different regions; before independently taking over fresh territories as their populations grew, but this was prove not possible by Andrea Manica and Bill Amos at Cambridge University. Scientists used a combination of genetics and skull measurements to show how modern humans could not have emerged in different places, but instead came from one region of southern central Africa. The researchers examined genetic diversity in 53 human populations across the world and found that the further those populations were from Africa, the less varied their genetic make-up. Dr Amos stated "It's thought that Africa's population was large but for some reason people started moving out of Africa and spreading out to colonies around the world. As they did so, their population sizes went down, and because of that, they started losing genetic variability." The fall in genetic diversity away from Africa suggests smaller groups of humans spread out from a single area. Mankind had its beginnings in Africa. Historical findings support the evidence of today’s widely accepted theory that Africa is the cradle of mankind. The human species was able to adapt to their environment and create a life that enabled them to survive. From the creation of tools that scientists discovered, the preserved fossils, carbon dating that helped to pinpoint the age of these discoveries, the insurmountable evidence shows that millions of years ago in Africa humans lived long before living anywhere else in the world.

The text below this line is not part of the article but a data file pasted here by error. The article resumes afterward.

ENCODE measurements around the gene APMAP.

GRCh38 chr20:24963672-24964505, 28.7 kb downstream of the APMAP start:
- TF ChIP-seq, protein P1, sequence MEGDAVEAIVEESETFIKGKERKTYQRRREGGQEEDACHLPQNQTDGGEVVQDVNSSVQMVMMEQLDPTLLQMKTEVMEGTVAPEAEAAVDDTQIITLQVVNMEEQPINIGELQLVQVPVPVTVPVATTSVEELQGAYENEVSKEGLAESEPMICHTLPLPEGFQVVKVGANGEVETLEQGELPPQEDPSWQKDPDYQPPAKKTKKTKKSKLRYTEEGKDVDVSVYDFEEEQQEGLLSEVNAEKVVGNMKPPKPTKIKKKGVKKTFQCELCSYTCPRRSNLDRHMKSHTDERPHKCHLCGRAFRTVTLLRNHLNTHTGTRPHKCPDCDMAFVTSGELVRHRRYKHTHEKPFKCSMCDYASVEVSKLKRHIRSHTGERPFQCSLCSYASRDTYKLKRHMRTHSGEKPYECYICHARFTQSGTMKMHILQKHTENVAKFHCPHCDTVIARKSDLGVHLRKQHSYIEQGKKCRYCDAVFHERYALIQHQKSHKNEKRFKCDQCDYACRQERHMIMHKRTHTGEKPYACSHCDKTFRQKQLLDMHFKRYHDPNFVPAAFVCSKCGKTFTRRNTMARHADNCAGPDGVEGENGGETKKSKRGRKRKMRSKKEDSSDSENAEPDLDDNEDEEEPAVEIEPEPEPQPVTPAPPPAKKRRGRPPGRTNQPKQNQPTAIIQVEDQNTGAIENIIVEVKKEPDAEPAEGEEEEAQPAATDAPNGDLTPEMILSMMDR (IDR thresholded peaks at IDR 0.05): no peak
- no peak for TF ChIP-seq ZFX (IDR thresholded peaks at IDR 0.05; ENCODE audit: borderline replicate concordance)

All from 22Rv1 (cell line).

Reference:Ehret, Christopher: The civilizations of Africa: “as history to 1800”. 2002Manners, Sarah: "Africa - The Cradle of Humankind." Africa - The Cradle of Humankind. 6 Dec.2005Dr. Leonard Jeffries: Africa: Birthplace of Humanity. Clarke, John Henrik: Africa: The Passing of the Golden Ages, May 1988Oppenheimer, Stephen: Out of Eden - The peopling of the world. 2004WIKIPEDIA – The Free Encyclopedia.
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